The dwarf…he has a lot of character, and while I’m glad that he doesn’t have the stereotypical mega-blade axe…it’s just not shouting “ACTION!” to me. More of a forward crouch/half turning posture as reacts to what’s going on? And, for the most prominent face on the cover, the expression is very, very neutral. Maybe something more expressive (a scowl, a war-cry, a “what the hell is it now, firk-ding-blast it?!!)

    1. Thank you for the thoughtful response to the sketch, Steve. I must clarify/disagree on some points, but I hope not in an argumentative aspect.

      I prefer to paint that moment of anticipation before action really explodes, even in an action picture. Consider the difference between the all-out action of the 7e cover of T&T and the “it’s started but about to get much, much worse” of 5e. It’s one of the things about the 7e cover I don’t really care for … in media res is great for writing, but visually, I prefer the dynamic tension of unrealized action fraught with anticipation.

      That S-curve you refer to is interesting to me… I see your point, but my eye makes a Q-shape (my fall-back from years of looking at Art Nouveau compositions). There is also a hard-edged left-facing carat (think CAP-comma on your keyboard) built entirely of light flow, which I intend to augment. Those are the elements of action as much as whether the characters are jumping up and down like monkeys!

      The caster is leaning away because he’d probably like to be RUNNING away! At the very least, he is rocked back on his heels. His spell is not a TTYF (which would be too repetitive to previous covers) but presumably some kind of protective shield or warding. (I haven’t decided exactly how to handle it yet.) He’s the only one who has gotten a good look at things. And that’s why the dwarf’s face is so bland… he knows something is up, but has absolutely no idea what, yet. If you look closely at the sketch (what you can see of it) his lip is curled and he’s got a ferocious scowl starting up, but his “action” is at least a full second into the future. More to the point — while being full-face-on, he is probably going to be the LEAST eye-catching face in the painting, something you can tell by the extent to which he falls in darkness.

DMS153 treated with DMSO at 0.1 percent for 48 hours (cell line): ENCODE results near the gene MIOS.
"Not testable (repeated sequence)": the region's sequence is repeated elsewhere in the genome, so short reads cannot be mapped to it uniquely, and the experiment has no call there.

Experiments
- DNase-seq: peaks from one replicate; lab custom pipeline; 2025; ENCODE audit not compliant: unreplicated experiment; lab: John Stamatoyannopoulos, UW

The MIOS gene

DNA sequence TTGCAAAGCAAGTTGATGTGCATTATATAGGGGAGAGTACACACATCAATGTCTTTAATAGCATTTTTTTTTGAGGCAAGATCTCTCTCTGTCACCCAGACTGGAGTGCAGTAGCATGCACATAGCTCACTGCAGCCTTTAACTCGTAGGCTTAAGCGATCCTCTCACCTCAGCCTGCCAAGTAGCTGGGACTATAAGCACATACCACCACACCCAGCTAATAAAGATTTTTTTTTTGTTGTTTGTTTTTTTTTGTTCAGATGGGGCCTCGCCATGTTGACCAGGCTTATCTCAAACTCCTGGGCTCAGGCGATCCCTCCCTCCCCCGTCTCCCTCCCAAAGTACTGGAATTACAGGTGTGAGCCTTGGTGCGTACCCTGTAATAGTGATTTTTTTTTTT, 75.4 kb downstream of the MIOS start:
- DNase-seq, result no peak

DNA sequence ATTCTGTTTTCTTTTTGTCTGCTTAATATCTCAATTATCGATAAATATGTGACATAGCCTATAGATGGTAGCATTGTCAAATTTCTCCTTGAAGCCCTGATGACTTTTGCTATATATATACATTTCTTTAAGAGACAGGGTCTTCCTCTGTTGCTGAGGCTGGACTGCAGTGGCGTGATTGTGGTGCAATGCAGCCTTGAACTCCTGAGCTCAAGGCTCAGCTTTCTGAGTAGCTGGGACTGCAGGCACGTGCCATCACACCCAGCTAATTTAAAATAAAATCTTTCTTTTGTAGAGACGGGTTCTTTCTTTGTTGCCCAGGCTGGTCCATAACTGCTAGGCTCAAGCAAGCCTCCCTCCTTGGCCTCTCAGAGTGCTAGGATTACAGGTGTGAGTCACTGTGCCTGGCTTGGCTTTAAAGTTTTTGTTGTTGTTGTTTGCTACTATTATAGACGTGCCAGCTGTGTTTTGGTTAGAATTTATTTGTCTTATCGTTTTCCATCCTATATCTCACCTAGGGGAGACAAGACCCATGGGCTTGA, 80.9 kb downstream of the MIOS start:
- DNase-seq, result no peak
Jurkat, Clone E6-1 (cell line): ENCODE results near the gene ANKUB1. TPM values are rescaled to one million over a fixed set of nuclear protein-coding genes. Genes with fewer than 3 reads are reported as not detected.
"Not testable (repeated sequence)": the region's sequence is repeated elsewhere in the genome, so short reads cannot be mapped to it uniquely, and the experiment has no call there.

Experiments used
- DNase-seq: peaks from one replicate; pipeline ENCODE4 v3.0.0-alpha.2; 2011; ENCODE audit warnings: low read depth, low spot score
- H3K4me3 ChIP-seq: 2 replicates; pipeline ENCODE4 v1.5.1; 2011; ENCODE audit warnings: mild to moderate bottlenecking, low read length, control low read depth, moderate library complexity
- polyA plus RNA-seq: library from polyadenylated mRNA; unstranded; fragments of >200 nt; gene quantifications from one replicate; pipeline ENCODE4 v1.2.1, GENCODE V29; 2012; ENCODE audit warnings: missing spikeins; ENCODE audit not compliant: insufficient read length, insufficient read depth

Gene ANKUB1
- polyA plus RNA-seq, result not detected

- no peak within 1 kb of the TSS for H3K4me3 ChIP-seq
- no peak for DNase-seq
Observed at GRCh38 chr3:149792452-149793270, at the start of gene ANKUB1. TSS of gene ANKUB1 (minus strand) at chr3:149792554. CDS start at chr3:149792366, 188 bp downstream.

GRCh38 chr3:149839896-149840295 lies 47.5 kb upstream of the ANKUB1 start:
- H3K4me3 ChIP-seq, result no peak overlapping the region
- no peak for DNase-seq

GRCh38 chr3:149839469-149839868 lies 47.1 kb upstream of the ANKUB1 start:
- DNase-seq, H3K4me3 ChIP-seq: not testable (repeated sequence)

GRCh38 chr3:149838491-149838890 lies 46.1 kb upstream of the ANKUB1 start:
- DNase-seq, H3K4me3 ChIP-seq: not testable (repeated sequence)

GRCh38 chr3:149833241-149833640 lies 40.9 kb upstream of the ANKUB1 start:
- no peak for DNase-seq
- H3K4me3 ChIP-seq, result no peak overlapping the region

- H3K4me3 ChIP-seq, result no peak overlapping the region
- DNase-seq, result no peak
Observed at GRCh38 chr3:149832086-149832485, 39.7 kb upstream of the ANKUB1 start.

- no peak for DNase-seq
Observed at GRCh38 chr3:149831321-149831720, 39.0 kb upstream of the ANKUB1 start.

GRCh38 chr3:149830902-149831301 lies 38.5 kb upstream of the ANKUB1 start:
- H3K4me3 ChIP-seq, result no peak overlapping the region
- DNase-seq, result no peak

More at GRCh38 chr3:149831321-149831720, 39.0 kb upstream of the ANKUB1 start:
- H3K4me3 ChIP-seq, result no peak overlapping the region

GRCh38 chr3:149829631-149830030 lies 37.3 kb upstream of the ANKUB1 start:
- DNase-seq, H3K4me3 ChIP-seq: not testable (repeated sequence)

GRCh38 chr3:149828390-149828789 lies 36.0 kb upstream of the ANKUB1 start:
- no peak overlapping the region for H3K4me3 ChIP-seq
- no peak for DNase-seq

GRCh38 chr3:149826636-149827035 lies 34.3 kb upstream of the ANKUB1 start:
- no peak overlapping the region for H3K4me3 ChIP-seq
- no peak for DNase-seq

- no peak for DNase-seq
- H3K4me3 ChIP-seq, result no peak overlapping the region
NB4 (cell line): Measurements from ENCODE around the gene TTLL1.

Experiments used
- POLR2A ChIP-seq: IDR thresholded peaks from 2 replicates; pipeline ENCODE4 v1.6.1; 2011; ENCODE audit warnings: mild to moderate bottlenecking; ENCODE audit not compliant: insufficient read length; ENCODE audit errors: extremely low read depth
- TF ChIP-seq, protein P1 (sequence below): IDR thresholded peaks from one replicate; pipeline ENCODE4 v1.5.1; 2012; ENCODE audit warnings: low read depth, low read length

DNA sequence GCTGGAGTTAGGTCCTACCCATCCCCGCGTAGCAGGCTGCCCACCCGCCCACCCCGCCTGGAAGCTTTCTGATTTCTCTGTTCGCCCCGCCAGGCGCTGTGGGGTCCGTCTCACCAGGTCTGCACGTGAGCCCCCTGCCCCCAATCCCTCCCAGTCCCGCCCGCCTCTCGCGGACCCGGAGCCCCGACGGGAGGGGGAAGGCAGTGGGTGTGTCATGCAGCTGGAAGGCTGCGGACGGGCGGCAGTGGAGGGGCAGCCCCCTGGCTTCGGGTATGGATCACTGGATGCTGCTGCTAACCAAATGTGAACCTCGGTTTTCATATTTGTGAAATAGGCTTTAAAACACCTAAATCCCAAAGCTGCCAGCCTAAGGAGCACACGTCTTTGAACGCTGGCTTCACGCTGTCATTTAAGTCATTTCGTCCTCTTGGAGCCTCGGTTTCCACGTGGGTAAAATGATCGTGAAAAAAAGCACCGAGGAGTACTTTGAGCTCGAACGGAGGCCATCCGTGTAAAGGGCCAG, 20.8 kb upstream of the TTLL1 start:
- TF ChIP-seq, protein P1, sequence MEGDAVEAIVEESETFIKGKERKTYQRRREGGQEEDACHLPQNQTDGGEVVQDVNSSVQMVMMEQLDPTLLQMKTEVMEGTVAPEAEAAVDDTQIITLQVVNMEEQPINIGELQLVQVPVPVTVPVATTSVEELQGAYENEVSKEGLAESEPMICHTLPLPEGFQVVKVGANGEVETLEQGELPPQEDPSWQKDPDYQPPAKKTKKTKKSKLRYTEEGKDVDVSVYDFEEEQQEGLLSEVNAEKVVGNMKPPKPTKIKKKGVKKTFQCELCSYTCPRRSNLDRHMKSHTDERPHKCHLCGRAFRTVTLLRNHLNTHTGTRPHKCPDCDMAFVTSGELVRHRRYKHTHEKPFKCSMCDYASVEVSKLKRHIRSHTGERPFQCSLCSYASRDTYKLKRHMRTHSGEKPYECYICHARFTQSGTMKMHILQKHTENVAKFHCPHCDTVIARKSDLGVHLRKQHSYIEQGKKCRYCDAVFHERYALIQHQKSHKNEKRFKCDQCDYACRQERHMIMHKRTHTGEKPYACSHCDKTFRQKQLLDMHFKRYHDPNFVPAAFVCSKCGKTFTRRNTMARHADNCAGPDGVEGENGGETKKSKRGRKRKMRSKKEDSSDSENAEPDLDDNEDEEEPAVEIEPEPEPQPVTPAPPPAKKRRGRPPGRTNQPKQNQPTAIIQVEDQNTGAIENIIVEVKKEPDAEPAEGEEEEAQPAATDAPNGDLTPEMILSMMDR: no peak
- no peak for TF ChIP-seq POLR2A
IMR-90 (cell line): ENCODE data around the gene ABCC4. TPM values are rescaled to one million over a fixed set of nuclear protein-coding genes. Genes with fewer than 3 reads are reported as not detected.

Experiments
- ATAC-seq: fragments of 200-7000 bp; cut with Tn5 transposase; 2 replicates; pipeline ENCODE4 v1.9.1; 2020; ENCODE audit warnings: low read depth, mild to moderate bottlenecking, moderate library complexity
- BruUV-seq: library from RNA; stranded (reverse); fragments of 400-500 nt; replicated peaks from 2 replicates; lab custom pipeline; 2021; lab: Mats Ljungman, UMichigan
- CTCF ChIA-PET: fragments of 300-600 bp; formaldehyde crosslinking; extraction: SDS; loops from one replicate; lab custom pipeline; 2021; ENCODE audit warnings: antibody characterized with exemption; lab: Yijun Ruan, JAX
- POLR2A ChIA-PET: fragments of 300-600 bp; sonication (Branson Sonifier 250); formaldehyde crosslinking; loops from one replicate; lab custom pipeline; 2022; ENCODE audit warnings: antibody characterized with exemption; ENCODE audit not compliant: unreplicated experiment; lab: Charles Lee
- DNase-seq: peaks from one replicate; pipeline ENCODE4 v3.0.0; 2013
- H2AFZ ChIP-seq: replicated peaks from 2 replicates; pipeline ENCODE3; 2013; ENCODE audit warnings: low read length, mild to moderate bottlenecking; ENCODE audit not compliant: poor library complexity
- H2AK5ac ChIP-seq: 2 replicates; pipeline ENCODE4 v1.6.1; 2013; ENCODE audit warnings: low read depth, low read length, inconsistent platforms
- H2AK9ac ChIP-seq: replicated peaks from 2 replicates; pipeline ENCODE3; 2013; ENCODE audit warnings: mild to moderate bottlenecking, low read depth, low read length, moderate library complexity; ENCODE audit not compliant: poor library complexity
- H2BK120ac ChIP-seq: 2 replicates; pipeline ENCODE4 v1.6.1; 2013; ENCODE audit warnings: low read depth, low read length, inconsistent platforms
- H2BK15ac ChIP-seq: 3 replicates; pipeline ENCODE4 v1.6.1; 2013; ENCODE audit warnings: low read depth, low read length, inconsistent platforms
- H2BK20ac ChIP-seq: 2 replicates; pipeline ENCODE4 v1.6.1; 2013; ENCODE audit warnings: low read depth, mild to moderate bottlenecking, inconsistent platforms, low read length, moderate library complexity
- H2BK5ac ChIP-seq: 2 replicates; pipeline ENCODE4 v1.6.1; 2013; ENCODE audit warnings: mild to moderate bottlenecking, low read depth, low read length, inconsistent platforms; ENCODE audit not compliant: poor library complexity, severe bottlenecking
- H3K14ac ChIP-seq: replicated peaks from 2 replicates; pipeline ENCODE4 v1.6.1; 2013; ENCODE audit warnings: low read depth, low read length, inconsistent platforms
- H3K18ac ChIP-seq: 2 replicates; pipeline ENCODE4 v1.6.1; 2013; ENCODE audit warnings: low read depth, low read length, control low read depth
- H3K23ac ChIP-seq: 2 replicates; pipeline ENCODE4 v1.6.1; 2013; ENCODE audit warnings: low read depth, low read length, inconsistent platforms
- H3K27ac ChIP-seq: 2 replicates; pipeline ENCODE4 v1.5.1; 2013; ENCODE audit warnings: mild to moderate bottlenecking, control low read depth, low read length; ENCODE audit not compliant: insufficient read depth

As for the archer, I refer you to http://www.lizdanforth.com/2013/01/the-archer-deluxe-tt/ She is the anchor of this painting, the main character facing the threat. Both dwarf and mage will fall back with atmospheric perspective.

      And the “bigger badder threat” overshadowing the ??? … tsk tsk. No comment there, except to say “don’t make more assumptions than the data can justify.” LOL

  2. Liz, thank you very much for your reply. As a fellow artist I love to get a glimpse into the process and the thoughts behind the art we see.

  3. Oh Liz, trying to class up the joint and taking the high road with your art?

    It’ll all end in tears, tears I say…


    1. Neither more nor less than in years gone by! The difference is that now I have the context to try and explain what I’m doing!

      As for tears… my brushes are cleaned with tears and blood. Trust me on that! (You can decide if they are mine or that of others LOL).

  4. I’m glad you enjoyed that, David. I have definite ideas of how the cover will look, in the end. The dT&T project is crowdsourced, fan-driven, and collaborative in execution, but this painting is not. (On matters like this, I barely cooperate with my titular art director, Steve Crompton!).

    I truly have no objection to a critique of the work and “It doesn’t have enough action” is a complaint I’ve heard out before now. I have enough years and experience to say “No, sorry, too bad; this is the way it’s going to be.” I’d also suggest, in that respect, people should go look at book covers of action adventure and sf/f books presently on the market. Even the decades-old Conan covers by Frazetta often have a dynamic stillness (Deathdealer, anyone??) more often than the red cloak ape. There are good artistic reasons for that.

    Showing “work in progress” is not something I do readily. It’s much easier to have this kind of discussion after the fact, when everyone can see the end result.